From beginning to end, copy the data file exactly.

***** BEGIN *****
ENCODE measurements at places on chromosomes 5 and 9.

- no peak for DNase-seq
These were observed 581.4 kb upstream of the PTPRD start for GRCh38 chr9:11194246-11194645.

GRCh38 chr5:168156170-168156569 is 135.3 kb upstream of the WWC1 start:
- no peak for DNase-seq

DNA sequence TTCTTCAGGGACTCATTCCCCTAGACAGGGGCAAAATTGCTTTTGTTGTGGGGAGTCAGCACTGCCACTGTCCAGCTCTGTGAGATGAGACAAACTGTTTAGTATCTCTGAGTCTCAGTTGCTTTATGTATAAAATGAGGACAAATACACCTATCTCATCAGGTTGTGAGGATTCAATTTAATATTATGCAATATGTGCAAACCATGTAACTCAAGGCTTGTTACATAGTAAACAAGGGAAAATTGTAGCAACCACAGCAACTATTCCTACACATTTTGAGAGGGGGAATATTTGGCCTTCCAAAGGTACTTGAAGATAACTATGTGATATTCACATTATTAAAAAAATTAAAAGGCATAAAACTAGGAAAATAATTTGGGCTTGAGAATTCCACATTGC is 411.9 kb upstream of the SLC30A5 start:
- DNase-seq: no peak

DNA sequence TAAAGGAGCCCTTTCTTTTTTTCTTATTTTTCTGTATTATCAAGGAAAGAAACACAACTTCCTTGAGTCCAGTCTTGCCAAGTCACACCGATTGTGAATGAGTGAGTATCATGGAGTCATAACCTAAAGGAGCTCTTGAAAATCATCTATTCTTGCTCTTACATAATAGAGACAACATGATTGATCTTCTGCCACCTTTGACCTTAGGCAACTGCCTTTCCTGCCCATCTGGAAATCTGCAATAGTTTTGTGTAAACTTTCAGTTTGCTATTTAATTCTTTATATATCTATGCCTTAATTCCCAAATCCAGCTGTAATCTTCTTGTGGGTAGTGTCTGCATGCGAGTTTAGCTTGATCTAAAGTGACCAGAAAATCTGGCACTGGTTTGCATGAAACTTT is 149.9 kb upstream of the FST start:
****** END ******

ENCODE measurements at places on chromosomes 5 and 9.

- no peak for DNase-seq
These were observed 581.4 kb upstream of the PTPRD start for GRCh38 chr9:11194246-11194645.

GRCh38 chr5:168156170-168156569 is 135.3 kb upstream of the WWC1 start:
- no peak for DNase-seq

DNA sequence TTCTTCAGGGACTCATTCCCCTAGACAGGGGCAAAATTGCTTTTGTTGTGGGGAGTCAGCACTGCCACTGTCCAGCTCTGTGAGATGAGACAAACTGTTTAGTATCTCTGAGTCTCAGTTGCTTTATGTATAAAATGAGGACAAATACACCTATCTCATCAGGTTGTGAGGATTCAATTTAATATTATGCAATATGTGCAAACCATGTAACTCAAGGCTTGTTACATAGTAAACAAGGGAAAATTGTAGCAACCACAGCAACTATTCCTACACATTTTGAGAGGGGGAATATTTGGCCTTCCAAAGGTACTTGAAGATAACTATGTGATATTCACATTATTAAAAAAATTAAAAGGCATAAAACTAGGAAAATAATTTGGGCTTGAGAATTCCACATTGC is 411.9 kb upstream of the SLC30A5 start:
- DNase-seq: no peak

DNA sequence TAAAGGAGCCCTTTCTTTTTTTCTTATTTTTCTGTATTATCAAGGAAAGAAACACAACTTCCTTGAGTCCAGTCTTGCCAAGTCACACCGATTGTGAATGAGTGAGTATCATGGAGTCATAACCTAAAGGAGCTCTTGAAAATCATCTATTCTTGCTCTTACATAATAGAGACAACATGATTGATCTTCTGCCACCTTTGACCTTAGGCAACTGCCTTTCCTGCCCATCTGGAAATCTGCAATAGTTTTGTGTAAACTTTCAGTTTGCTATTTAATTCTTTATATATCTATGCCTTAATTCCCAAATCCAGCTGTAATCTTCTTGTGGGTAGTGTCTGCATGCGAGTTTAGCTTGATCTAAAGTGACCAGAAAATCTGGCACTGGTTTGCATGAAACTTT is 149.9 kb upstream of the FST start: